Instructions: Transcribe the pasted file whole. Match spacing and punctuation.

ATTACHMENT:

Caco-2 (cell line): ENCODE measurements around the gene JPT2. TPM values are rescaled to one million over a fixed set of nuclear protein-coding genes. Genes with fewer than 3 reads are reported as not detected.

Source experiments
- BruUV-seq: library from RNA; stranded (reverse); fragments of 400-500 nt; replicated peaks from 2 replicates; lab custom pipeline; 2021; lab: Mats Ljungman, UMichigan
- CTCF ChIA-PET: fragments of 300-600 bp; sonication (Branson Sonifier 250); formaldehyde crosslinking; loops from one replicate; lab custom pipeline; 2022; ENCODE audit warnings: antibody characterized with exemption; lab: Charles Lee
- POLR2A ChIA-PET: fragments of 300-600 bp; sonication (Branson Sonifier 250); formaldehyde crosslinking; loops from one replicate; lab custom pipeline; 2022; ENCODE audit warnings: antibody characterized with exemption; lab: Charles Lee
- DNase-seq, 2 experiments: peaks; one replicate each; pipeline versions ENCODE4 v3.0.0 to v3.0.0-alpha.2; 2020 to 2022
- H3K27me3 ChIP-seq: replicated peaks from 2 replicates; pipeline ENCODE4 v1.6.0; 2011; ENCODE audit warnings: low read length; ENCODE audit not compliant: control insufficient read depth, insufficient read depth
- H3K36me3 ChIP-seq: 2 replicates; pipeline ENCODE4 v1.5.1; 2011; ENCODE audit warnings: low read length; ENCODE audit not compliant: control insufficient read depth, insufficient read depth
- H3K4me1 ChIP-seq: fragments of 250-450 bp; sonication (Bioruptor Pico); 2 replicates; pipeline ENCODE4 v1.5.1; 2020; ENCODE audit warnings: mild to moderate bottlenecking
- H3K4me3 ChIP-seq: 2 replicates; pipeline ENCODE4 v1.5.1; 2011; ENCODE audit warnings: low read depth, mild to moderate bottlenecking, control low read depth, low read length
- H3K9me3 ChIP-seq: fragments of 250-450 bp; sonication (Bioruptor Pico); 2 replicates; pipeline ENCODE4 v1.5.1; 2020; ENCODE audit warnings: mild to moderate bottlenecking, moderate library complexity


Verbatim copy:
Caco-2 (cell line): ENCODE measurements around the gene JPT2. TPM values are rescaled to one million over a fixed set of nuclear protein-coding genes. Genes with fewer than 3 reads are reported as not detected.

Source experiments
- BruUV-seq: library from RNA; stranded (reverse); fragments of 400-500 nt; replicated peaks from 2 replicates; lab custom pipeline; 2021; lab: Mats Ljungman, UMichigan
- CTCF ChIA-PET: fragments of 300-600 bp; sonication (Branson Sonifier 250); formaldehyde crosslinking; loops from one replicate; lab custom pipeline; 2022; ENCODE audit warnings: antibody characterized with exemption; lab: Charles Lee
- POLR2A ChIA-PET: fragments of 300-600 bp; sonication (Branson Sonifier 250); formaldehyde crosslinking; loops from one replicate; lab custom pipeline; 2022; ENCODE audit warnings: antibody characterized with exemption; lab: Charles Lee
- DNase-seq, 2 experiments: peaks; one replicate each; pipeline versions ENCODE4 v3.0.0 to v3.0.0-alpha.2; 2020 to 2022
- H3K27me3 ChIP-seq: replicated peaks from 2 replicates; pipeline ENCODE4 v1.6.0; 2011; ENCODE audit warnings: low read length; ENCODE audit not compliant: control insufficient read depth, insufficient read depth
- H3K36me3 ChIP-seq: 2 replicates; pipeline ENCODE4 v1.5.1; 2011; ENCODE audit warnings: low read length; ENCODE audit not compliant: control insufficient read depth, insufficient read depth
- H3K4me1 ChIP-seq: fragments of 250-450 bp; sonication (Bioruptor Pico); 2 replicates; pipeline ENCODE4 v1.5.1; 2020; ENCODE audit warnings: mild to moderate bottlenecking
- H3K4me3 ChIP-seq: 2 replicates; pipeline ENCODE4 v1.5.1; 2011; ENCODE audit warnings: low read depth, mild to moderate bottlenecking, control low read depth, low read length
- H3K9me3 ChIP-seq: fragments of 250-450 bp; sonication (Bioruptor Pico); 2 replicates; pipeline ENCODE4 v1.5.1; 2020; ENCODE audit warnings: mild to moderate bottlenecking, moderate library complexity